I recently made puff balls. I made pâte a choux, but instead of baking it as small spheres (profiteroles-like) or piping it for eclaires, I shaped it into 3 cm big balls and baked it. They puffed beautifully to more than double their original size, but the planes of dough inside remained rather moist, they were actually underbaked.

What thickness (pre-baking) can I use for choux pastry shapes so I can be sure that they will bake on the inside?

  • One reason why choux can sometimes appear underbaked is if it wasn't completely gelatinized in the pot. What was the texture like while you were... uh, molding it?
    – Aaronut
    Commented Jan 18, 2012 at 22:59

2 Answers 2


Technique for working with choux is important.

Sounds like you have the right oven temp to get that initial POOF! but sounds like the second stage is missing for working with larger shapes.

What we do in the bakery is start off at the high temp to get that steam expansion and slight crispness to the outside. We then turn the oven down about 50F-100F and continue to bake them so the dough cooks all the way through. At about the 3/4 point we'll sometimes quickly poke the bottoms to allow steam to escape easier.

Once you stuff the shells with your filling they get soft again so a really crispy shell isn't a big concern for us. It's about getting the right colour and the complete cooking in the middle. Also, if it doesn't quick work out you can do as another poster said, scoop out the under done dough.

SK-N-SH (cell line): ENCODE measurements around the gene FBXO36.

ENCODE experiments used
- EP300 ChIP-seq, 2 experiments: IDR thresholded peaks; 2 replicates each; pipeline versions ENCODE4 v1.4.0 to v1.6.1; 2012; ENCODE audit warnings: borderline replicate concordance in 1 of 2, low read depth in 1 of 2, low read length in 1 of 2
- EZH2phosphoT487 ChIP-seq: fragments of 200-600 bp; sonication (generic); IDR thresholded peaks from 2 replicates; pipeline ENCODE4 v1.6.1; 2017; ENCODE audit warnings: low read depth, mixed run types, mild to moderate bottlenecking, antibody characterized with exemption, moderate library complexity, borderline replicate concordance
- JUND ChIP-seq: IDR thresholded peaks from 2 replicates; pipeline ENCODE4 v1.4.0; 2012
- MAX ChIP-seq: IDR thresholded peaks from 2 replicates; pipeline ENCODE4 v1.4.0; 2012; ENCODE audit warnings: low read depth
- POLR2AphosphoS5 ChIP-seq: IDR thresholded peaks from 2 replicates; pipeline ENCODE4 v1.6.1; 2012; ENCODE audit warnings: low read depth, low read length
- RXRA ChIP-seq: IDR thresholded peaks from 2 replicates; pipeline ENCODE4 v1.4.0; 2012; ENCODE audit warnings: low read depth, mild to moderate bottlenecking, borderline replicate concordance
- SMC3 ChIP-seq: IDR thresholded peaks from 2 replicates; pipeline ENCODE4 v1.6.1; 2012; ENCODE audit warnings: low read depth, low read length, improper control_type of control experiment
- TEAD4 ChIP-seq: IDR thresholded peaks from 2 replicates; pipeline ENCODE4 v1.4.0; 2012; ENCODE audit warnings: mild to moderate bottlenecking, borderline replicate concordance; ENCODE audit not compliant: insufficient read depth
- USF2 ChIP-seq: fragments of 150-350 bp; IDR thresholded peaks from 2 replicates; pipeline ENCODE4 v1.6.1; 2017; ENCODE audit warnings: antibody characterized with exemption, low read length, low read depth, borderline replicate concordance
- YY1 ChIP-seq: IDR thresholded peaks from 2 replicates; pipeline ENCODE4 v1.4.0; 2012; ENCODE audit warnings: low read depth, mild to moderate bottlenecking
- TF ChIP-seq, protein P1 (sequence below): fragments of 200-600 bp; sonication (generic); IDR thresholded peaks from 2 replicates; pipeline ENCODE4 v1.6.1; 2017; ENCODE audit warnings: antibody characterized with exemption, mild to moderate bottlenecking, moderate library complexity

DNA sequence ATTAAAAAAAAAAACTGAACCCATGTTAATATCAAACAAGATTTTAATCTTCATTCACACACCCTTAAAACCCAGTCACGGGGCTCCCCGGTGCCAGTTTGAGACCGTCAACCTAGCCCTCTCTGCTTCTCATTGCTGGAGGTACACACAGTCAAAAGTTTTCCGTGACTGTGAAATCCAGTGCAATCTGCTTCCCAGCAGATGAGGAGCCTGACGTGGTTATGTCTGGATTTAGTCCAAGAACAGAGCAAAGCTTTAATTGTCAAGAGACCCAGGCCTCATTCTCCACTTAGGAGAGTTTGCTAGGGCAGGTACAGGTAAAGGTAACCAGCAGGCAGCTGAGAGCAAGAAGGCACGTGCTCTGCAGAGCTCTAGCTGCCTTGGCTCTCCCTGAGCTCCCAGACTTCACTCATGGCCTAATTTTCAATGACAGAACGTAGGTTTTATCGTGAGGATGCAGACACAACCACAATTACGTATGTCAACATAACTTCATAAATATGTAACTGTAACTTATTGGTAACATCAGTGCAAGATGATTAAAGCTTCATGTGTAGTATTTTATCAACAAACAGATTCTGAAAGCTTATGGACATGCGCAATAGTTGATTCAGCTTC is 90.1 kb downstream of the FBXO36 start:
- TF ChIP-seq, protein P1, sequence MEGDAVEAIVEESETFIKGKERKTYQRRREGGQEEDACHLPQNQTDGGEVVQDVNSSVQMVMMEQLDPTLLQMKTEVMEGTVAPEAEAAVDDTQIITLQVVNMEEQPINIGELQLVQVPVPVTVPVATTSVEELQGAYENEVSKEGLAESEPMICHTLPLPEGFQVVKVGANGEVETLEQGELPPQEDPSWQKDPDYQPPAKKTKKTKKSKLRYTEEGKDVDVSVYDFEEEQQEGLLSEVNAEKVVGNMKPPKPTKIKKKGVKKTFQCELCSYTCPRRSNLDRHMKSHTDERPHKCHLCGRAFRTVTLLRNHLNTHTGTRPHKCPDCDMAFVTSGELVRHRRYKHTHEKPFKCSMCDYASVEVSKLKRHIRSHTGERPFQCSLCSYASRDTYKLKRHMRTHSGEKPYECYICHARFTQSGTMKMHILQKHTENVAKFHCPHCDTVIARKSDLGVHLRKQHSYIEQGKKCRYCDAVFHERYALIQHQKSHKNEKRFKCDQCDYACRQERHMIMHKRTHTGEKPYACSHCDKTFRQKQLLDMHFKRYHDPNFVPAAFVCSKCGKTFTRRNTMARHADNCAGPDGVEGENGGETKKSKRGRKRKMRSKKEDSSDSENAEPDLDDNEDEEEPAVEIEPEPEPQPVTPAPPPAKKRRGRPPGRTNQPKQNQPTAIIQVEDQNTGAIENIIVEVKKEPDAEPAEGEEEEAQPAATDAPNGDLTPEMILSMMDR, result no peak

Good luck!


This is not necessarily under baked.

What you made is a perfect creme puff. The dough in the middle is not raw- it has just been steamed from the inside instead of being dried and crisped the way the exterior was. There is usually very little such dough on the inside and the filling hides it.

Many creme puff recipes call for scooping out the soft dough from the middle before filling.

I don't know that there is any size that can guarantee that there will be no un-crisped dough left in the middle. Even medium-sized eclairs can have a few threads of dough inside that stay soft.

  • I'd add a caveat that this is only the consistency you want if you're filling it with pure whipped cream or chantilly cream; uncut pastry cream or custard will tend make for a soggy cream puff if the inside of the shell is still moist. Otherwise I'd agree, the bigger concern to me with this dense forming/baking method would be that they're not hollow and turn out like dinner rolls...
    – Aaronut
    Commented Jan 18, 2012 at 22:55

Your Answer

By clicking “Post Your Answer”, you agree to our terms of service and acknowledge you have read our privacy policy.

Not the answer you're looking for? Browse other questions tagged or ask your own question.